“And you didn’t tell anyone about it?”

“Of fuckin’ course we did! Not that it did us any good.” Joe snarls, vicious, reliving memories Will has no doubt he’d much rather forget. “Mass hysteria, they said it was. Them lads in the government sent in three other companies to do the job, and not one of ‘em got any closer to doin’ it than we did. Mass hysteria, my arse!” 

Joe pounds a fist against the table, face going red. Wordlessly, Tom rises from his seat and grabs a glass from one of the cupboards, filling it up with tap water. Joe takes the glass when it’s handed to him with shaky hands, gulping down the contents of it in one go.

“Why do you ask?” Joe asks quietly after a few seconds of silence, like he’d tired himself out talking about the house. Will and Lauri share a nervous look, debating whether or not they should tell him.  

Tom shifts his weight from one foot to another where he stands by the counter, arms crossed tightly together. Shaking his head, he elects to tell Joe himself: “We’re trying to exorcise it.”

Will flinches at the word. It’s true, after all; they are trying to exorcise it. But saying it like that just makes it sound stupid, like they’re playing pretend. Joe doesn’t share the sentiment, however; he whips around in his seat to face his younger brother, nearly shattering the glass in his grip as his knuckles go white.  

We ?! You’re not doing shite near that house, Thomas!”

“Piss off, Joe!” Tom screams back, pointing an accusing finger at his sibling with fire in his eyes. “Ye don’t fuckin’ git to tell me what to fuckin’ do! And ye never have!”

Will cowers in his seat at the venom in Tom’s voice, Lauri doing the same. Distantly, he takes note of how thick his accent gets when he’s angry. It would be amusing, if he wasn’t this mad.

“Y’have to be bloody jokin’! I’m the one who puts food on this damn table everyday! When you start helpin’ around, then you can go off prancin’ with your little friends, chasin’ demons or whatever.” Joe gets up from his seat, towering over Tom by a good few inches. Tom doesn’t let himself be intimidated, however; he squares up his shoulders and stares right into his brother’s eyes with an intensity Will had never seen before. He starts wondering if he should get between them, before an actual fight breaks out. “When y’start using yer money to help me n’ ma, then I don’t give a shite if ye want to go get yerself killed in there!”

“That ain’t true and ye bloody know it. It ain’t!” Tom roars, pushing Joe away and moving towards the doorway. “I do the groceries every other week. Stop treatin’ me like a damn kid, I’m twenty one!”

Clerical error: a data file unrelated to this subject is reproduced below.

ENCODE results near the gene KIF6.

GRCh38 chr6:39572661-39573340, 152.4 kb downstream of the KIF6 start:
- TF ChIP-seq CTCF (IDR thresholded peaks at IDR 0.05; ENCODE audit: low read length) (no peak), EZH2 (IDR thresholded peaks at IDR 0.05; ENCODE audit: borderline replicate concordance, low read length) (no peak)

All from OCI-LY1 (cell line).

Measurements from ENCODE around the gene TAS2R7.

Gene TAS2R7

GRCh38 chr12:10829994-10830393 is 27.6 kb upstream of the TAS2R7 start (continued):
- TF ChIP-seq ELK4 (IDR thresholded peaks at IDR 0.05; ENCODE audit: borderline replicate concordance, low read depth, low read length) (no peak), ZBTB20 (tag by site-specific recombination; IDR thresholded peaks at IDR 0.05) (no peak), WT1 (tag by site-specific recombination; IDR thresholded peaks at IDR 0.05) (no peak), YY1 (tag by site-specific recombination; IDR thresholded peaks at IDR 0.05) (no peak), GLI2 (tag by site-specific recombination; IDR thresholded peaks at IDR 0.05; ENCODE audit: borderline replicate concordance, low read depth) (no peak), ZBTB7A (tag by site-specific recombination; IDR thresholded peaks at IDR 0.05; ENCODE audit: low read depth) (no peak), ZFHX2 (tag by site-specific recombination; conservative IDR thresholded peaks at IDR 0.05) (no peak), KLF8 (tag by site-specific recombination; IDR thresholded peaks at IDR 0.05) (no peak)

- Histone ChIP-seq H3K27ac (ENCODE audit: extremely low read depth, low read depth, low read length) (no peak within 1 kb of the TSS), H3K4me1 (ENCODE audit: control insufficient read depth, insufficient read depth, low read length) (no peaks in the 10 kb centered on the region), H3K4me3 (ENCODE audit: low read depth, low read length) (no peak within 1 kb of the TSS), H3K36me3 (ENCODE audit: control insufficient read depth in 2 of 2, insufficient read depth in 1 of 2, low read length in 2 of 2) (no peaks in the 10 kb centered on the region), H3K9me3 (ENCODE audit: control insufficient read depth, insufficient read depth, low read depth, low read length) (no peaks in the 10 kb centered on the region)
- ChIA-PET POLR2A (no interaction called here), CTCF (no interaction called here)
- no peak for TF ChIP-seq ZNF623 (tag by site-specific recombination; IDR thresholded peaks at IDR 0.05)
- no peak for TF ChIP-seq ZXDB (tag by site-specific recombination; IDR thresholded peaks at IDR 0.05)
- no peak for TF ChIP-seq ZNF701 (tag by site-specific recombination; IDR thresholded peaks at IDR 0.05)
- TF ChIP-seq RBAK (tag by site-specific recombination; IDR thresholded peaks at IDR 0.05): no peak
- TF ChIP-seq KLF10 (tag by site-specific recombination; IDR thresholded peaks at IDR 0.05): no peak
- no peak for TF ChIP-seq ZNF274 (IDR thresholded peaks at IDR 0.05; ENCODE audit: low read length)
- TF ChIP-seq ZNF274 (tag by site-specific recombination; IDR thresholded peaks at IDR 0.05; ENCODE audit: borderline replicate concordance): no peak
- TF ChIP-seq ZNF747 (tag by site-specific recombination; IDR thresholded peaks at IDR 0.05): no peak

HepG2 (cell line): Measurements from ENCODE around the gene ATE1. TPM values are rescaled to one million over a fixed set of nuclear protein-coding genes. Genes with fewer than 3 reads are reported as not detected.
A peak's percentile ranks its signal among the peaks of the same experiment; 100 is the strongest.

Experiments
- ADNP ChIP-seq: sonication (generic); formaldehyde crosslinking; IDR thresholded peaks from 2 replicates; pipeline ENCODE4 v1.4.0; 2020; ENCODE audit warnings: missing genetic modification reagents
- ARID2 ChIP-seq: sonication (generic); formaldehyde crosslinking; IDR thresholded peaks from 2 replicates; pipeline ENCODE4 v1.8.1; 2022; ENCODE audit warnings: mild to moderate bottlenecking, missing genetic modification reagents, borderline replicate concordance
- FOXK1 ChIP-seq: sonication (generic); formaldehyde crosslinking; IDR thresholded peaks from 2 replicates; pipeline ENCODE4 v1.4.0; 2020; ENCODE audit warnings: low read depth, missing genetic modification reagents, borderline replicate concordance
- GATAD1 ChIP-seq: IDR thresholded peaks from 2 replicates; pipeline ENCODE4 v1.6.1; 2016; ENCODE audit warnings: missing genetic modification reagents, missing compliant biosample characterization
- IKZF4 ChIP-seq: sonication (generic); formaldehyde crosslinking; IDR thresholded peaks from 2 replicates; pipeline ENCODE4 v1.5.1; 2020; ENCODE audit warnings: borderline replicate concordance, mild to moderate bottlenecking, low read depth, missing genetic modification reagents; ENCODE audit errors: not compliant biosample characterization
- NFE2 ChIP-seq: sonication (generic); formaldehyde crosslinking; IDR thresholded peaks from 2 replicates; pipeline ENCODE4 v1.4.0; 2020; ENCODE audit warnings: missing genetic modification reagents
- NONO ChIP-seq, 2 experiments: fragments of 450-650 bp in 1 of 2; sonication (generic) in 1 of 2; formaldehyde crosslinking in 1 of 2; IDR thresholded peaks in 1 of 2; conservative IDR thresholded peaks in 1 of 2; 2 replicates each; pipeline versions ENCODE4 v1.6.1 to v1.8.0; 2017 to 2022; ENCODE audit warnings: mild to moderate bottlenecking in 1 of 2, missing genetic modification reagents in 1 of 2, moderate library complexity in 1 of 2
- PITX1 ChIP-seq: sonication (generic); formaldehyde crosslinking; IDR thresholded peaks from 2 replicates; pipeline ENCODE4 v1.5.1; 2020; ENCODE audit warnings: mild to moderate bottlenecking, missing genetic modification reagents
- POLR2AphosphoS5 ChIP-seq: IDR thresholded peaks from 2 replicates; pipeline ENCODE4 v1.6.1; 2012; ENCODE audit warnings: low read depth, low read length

“Oh, every other week ! Like we don’t do literally everything else ‘round here!” Will feels frozen to his seat as he watches the Blakes quarrel, throat going dry like sandpaper at the scene. “If yer twenty one, then bloody act like it, Thomas! I’m tryin’ to look out for ye, if y’haven’t noticed!”

“STOP TRYING TO ACT LIKE DAD!” Tom’s shout shocks Joe into silence, eyes going wide. Tom himself looks a bit startled, but he doesn’t let up. “Ye always do this! Always ! I’m not a kid anymore, Joe! When the fuck are ye gonna realize that?!”

Tom rushes out of the kitchen, clearly choked up. As he hears the front door slam shut, Will can’t help but wonder how the hell that escalated so quickly. 

Joe exhales heavily, collapsing back on his seat. He covers his eyes with one hand, sitting there and seemingly forgetting all about his guests, rubbing his temple with his thumb and index finger. Will clears his throat, incredibly awkward, getting up from his seat swiftly and waiting for Lauri to do the same. “Right, then. Thank you for your help. We’ll be on our way.”

Joe says nothing. 

Outside, it’s nearly dark, the sky a cold shade of dark blue. They find Tom sitting on the steps leading to the porch, rubbing his hands over his arms, clearly cold but unwilling to go back inside. Lauri laughs to try and break the tension, looking as  uncomfortable as Will feels. “Well, that was a disaster.”

“‘M sorry.” Tom mutters, looking downright miserable. Wordlessly, Will sits down next to him, placing a comforting hand on his lower back. Tom tries to smile at him, but it’s clearly forced. “It’s always like that with Joe. He’s my brother, and I love him, but god, he’s just so …!” He trails off, biting his words back before he starts crying. Will winces, sympathetic. 

“He’s just trying to look out for you.” Will rubs his thumb against Tom’s back, not pulling away when he shuffles closer and leans his head against his shoulder. His wet hair doesn’t feel exactly pleasant pressed against his cheek with how cold it is, but Will isn’t going to deny him this one thing. “I’m sure he didn’t mean what he said to you back there.”

Tom sighs, looking up at the sky like it’ll somehow give him an answer to his problems. Lauri sits down on his other side, placing a small hand on his knee.